We use the Auger decay to quantify the spin polarisation of the core hole. In the L3M2,3M2,3 Auger process, 2p63dn --> 2p53dn--> 2p63p4', the intermediate 2p core hole state, created after photoelectron emission, decays by Coulomb interaction into a two-hole final state 3p4 under emission of an Auger electron ' into the continuum. Since the magnetic 3d is a spectator shell for an Auger final state with two core holes, the integrated dichroism signal, which measures the difference between the number of holes created with left and right circularly polarised light, should be zero. We have shown previously that, in the case of resonant photoemission, spin conservation in the initial

X-ray absorption process where a 2p electron is excited into an empty 3d state causes an alignment of the intermediate 2p core hole. This results in a non-zero dichroism signal in the geometry employed in our experiments. For the Auger process, however, this mechanism will not be present and dichroism should be zero.

The Auger spectra measured at a photon energy of 900 eV are shown in Figure 29. Similar to the 2p photoemission spectrum, the L3M2,3M2,3 Auger spectrum has high-spin states at the low binding energy side and low-spin states at the high binding energy side. For the magnetic dichroism we find a value of 0.06 ± 0.02 with respect to the background-corrected peak intensity with unpolarised light. From this we estimate that the spin polarisation of the core hole is equal to 0.19 ± 0.06. The identical spectral lineshapes of the dichroism in the Auger (solid symbols) and resonant photoemission (solid line) spectra in Figure 29b indicate a similar origin, viz. the orientation of the intermediate 2p core hole. The non-zero dichroism in the Auger decay for Fe shows the existence of a strong mechanism which aligns the core hole and valence spins. We can presently only speculate about its origin but the absence of this effect in Ni seems to indicate a connection with the (de)localised nature of the spin-polarised valence electrons.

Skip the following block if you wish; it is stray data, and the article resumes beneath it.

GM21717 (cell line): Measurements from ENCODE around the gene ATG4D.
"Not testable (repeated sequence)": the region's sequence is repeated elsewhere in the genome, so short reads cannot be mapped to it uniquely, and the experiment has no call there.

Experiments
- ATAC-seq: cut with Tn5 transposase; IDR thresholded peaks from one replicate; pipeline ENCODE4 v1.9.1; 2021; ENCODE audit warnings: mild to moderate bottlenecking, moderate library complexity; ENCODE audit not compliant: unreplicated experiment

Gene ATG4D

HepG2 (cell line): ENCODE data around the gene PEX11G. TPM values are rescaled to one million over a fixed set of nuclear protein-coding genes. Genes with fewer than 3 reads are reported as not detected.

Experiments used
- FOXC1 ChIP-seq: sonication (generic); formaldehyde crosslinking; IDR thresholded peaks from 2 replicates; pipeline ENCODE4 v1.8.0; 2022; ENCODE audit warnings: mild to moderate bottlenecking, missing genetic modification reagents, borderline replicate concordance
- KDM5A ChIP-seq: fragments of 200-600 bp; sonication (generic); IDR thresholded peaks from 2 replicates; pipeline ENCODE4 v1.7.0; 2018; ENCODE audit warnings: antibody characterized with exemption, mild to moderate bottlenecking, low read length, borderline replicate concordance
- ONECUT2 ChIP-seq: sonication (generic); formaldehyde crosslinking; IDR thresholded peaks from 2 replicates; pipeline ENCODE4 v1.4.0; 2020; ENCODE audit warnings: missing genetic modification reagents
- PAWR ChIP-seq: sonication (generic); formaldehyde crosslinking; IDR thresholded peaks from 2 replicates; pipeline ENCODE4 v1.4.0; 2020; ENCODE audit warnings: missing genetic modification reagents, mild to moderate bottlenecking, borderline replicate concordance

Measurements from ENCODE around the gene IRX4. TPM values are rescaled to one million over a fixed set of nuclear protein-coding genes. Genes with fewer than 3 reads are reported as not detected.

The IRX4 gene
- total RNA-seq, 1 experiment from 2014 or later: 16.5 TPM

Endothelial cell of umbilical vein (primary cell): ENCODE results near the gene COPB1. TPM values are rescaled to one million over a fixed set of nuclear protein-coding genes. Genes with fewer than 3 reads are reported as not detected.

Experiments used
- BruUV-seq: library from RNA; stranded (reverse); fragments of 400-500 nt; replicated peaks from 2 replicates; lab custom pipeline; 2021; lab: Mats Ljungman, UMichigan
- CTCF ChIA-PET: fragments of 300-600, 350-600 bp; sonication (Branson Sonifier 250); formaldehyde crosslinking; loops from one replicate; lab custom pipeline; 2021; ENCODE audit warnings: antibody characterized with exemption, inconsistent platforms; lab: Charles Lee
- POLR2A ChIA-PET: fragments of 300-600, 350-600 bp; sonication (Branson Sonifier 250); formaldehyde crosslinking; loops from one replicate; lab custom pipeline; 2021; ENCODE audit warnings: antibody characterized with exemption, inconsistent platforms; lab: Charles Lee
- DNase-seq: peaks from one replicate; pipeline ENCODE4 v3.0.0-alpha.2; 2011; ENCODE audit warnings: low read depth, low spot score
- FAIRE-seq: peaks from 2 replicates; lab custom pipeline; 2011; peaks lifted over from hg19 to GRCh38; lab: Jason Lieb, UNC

Spin-dependent properties can be obtained in spin-integrated measurements because of the spin-orbit coupling of the 2p core hole. The detection of core hole polarisation in both resonant photoemission and Auger decay using circularly polarised X-rays adds considerably to the possibility of studying the magnetic properties of materials.

The localised and element-specific nature of these probes enables them to investigate surface and interface magnetism in solids, thin films and nanostructures.





H.A. Dürr (a), G. van der Laan (a), D. Spanke (b), F.U. Hillebrecht (b) and N.B. Brookes (c), submitted to Physical Review

(a) SRS Daresbury Laboratory (UK)

(b) Institut für Angewandte Physik, Heinrich-Heine-Universität, Düsseldorf (Germany)

(c) ESRF




New light on the XMCD of the L2,3 edges of rare-earth paramagnetic insulators



One of the key issues in the magnetism of rare-earth materials is to understand how the strongly localised 4f moments of the rare-earth atoms couple to the surroundings. It is most often assumed that one should consider two types of exchange interactions:

(i) intra atomic 4f-5d exchange,